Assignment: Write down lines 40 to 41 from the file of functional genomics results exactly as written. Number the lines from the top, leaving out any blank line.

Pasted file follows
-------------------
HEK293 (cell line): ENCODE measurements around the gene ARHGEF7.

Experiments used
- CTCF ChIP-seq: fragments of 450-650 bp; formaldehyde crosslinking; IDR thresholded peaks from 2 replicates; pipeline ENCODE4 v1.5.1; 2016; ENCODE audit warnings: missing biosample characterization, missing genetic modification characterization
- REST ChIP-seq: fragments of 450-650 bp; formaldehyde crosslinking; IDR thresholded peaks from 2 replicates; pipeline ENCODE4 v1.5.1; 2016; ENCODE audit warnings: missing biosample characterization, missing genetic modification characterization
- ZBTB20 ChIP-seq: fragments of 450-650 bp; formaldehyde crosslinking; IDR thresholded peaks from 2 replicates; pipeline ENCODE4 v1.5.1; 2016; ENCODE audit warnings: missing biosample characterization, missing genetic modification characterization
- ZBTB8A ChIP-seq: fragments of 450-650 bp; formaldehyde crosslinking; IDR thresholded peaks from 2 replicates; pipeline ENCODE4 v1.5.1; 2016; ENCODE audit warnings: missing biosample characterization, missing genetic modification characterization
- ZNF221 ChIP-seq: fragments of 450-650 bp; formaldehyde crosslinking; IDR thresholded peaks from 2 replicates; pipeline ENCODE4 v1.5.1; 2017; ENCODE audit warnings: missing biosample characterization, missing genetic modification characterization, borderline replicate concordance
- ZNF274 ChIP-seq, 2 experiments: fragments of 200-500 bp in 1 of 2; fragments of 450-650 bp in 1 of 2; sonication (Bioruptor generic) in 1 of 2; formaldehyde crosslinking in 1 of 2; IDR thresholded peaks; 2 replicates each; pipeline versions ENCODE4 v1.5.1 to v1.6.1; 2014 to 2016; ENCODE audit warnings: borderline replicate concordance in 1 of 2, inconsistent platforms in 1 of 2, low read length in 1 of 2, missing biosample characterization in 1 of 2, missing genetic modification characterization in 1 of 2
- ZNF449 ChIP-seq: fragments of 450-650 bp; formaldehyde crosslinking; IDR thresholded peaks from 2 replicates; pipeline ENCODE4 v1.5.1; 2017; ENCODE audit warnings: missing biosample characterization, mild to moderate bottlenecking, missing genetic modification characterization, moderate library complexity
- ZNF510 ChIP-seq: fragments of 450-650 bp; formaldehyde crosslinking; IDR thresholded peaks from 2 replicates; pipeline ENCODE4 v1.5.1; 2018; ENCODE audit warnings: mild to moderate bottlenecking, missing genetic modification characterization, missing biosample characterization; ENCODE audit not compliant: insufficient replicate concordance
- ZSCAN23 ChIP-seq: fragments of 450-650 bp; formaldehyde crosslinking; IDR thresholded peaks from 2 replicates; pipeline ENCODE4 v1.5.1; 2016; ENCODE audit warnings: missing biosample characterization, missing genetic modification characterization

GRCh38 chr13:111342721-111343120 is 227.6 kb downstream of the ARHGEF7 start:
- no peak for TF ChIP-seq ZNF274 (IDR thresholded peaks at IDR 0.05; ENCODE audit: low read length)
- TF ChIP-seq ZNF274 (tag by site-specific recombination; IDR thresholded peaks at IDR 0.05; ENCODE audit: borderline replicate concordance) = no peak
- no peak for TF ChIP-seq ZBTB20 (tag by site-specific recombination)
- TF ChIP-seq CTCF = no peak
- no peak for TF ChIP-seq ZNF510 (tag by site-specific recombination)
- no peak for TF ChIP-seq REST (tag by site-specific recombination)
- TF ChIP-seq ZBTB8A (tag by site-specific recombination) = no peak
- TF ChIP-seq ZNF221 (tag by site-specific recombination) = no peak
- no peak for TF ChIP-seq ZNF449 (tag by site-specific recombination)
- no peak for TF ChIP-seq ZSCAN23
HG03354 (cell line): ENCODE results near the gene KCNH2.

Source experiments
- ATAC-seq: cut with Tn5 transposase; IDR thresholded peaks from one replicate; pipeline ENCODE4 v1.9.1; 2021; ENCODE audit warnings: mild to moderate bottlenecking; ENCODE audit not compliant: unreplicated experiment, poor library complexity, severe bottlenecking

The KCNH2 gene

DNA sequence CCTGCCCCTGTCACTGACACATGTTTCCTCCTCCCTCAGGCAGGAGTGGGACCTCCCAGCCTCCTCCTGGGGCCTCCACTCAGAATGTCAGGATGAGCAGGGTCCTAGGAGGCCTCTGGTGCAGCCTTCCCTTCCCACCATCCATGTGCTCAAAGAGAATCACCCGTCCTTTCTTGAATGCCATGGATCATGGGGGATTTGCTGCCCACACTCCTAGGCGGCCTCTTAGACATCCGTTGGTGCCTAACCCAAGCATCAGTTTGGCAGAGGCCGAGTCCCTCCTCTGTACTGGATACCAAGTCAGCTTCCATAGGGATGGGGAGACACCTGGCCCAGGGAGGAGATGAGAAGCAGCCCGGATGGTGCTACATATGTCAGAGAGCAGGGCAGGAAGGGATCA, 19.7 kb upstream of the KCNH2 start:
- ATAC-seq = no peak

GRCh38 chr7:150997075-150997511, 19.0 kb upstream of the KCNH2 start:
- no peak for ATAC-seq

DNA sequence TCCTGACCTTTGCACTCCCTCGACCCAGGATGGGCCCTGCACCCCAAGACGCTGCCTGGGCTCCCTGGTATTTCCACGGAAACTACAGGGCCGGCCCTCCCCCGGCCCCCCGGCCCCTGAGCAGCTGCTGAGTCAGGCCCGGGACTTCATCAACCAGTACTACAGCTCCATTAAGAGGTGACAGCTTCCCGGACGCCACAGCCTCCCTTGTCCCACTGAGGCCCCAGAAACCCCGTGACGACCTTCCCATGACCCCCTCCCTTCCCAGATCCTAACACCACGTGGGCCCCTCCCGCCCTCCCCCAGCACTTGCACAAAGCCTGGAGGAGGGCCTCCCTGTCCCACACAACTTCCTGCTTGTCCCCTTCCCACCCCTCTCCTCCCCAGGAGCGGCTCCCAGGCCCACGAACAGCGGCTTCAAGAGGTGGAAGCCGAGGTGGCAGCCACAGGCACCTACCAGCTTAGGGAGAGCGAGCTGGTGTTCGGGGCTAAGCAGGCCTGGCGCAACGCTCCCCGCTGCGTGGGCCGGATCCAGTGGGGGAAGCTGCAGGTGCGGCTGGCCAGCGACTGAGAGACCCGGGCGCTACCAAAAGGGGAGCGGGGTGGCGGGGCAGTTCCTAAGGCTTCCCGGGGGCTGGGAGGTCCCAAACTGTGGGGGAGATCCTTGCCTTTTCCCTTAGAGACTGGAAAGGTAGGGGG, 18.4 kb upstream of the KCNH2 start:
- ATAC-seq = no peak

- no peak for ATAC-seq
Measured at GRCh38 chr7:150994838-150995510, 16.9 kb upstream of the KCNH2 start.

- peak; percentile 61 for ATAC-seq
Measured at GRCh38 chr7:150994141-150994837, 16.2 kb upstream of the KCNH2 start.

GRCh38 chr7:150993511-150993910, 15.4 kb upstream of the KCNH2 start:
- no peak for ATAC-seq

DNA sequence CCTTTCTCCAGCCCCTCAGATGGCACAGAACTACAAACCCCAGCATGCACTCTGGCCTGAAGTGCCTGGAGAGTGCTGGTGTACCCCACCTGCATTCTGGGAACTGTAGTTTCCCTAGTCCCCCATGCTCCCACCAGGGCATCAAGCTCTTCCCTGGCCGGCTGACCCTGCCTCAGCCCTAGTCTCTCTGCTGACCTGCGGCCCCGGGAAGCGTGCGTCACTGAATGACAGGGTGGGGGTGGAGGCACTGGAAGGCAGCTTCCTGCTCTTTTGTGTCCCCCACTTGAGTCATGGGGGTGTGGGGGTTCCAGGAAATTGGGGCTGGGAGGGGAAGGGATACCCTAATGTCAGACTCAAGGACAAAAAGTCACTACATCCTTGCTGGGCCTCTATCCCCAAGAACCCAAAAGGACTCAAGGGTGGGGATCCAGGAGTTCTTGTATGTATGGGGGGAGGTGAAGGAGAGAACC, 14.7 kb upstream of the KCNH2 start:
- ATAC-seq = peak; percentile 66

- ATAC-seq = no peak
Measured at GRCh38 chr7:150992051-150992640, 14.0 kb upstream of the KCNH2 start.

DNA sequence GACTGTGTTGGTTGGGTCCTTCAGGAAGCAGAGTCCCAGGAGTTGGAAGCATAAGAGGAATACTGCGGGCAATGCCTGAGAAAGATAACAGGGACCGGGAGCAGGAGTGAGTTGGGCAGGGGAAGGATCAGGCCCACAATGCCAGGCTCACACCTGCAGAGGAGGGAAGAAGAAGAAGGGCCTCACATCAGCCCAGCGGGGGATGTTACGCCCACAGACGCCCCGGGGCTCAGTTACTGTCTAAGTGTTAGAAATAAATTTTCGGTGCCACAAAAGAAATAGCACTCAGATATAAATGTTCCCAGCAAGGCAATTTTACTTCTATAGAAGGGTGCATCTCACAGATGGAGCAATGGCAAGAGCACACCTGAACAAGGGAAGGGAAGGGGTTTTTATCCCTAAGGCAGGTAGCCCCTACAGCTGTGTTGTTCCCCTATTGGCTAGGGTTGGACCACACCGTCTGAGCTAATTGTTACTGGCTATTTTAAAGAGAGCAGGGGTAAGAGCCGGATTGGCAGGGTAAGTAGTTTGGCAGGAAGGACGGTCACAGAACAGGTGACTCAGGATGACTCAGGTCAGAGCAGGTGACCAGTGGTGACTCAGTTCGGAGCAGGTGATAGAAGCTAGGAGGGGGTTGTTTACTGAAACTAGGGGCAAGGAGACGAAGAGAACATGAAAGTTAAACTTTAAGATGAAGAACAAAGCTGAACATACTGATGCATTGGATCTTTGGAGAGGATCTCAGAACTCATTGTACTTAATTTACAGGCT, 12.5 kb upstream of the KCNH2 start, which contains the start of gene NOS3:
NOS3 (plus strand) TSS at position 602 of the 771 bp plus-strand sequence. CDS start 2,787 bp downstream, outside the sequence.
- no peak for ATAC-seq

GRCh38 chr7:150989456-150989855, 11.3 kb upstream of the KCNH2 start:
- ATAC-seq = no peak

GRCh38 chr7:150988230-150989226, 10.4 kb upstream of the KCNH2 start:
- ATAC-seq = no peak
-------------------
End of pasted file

- ATAC-seq = peak; percentile 66

- ATAC-seq = no peak